15:26
Yeah, absolutely. Definitely. And if you're listening to this, and you have lost somebody that I am so sorry for your loss. I come on, say, then,

15:34
yeah, I'm so sorry for your loss. And, you know, thoughts and prayers only get us so far. But, you know, we're trying to change the world and we're staying in so no one else gets sick. And so we try to stop the spread of the virus. So, you know, as long as everyone's taking personal responsibility, I know that there are definitely boomers out there, who think it's okay to go back to work and it's not I'm going to be That millennial calling out that Boomer, um, because I do think, you know, if we're being told to exercise caution, we need to exercise caution. That's the end of the discussion. Yeah,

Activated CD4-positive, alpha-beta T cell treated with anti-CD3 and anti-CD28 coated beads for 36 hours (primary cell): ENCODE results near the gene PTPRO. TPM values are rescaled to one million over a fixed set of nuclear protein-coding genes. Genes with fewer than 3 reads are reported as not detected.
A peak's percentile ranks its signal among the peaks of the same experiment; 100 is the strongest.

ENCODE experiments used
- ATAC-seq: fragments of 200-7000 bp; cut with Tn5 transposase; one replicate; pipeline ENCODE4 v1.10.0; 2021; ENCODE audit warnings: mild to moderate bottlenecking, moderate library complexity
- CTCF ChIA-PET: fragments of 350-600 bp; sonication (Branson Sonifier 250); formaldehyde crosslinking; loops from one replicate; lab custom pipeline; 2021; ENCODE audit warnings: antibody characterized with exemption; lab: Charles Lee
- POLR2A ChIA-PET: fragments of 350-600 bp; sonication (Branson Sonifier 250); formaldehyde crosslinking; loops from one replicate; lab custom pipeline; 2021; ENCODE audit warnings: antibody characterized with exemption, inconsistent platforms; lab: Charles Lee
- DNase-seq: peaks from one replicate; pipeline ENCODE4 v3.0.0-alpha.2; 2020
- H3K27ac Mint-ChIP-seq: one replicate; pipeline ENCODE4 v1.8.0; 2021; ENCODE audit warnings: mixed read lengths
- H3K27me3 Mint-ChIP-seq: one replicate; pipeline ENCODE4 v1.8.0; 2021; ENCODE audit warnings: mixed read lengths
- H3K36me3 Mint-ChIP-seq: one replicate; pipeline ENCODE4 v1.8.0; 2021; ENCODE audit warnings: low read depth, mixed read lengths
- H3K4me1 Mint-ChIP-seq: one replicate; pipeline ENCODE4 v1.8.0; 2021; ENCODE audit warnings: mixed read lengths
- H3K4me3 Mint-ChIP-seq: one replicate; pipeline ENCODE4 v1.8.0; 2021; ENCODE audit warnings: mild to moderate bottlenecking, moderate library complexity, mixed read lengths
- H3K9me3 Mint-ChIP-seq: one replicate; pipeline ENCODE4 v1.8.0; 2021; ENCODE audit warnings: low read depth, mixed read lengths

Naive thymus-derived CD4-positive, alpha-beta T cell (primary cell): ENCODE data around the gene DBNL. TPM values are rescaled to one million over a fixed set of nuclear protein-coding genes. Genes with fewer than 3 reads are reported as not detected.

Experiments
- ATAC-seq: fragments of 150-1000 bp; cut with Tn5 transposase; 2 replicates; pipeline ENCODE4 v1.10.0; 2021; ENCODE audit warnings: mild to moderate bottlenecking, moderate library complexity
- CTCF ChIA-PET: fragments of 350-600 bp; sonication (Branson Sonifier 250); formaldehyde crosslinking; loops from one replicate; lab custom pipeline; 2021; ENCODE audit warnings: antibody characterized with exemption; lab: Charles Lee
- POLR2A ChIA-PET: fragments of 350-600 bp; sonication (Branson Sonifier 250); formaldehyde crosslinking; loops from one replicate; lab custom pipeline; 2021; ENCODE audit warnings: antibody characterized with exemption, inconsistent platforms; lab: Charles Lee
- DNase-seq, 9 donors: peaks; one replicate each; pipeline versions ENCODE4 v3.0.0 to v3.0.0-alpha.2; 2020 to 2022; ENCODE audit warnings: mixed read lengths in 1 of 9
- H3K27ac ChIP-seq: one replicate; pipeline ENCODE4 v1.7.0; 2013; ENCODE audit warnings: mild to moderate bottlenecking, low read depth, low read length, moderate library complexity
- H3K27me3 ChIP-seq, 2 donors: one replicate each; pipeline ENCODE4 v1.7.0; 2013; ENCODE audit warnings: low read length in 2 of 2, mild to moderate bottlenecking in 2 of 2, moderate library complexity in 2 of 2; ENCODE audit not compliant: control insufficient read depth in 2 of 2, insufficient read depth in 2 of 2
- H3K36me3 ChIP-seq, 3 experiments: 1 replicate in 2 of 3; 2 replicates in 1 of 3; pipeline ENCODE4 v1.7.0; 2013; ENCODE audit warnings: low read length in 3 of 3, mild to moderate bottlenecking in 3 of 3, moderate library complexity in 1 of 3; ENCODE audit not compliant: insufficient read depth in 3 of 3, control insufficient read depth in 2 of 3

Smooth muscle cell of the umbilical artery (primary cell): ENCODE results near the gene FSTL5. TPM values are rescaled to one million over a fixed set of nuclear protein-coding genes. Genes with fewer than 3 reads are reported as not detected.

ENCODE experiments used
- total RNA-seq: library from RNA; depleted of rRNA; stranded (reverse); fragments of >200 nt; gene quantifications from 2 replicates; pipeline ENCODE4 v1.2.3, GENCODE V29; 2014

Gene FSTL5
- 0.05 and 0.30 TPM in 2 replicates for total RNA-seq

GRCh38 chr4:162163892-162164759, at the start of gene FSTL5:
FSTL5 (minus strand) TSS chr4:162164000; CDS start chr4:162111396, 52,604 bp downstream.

16:12
totally, totally. And I'm going to leave you with a quote now for think about at home. For everybody that is anxious or overwhelmed or worried. You can only control what you can control. Okay? The things that you can't worry about are the things that you haven't got control over. What we don't have control over is this virus, you know, hugely spreading outside of our houses. What we do have control of is staying in our houses and watching

16:39
and please do it for people who are high risk, especially, just just please stay like people like you and I who have pre existing conditions like we have chronic conditions. We're already at a disadvantage in this situation. Our parents aren't disadvantages or grandparents. So it's very important to exercise caution, not for yourself, but for other people. Like No, you want to get out? We all do. We're all in this together. So let's all be frustrated together and make some puzzles.

17:06
Yeah, let's make some puzzles.

17:08
Yep, I like that. This is gonna be the quote of the episode. Let's make some puzzles a little time. Time.

17:15
Thank you so much for that, Lauren. That is just that's such a great insight. And it's great to chat to you about that. Thank you so much.

17:21
Of course. Thank you, Jessie.

 

Play this podcast on Podbean App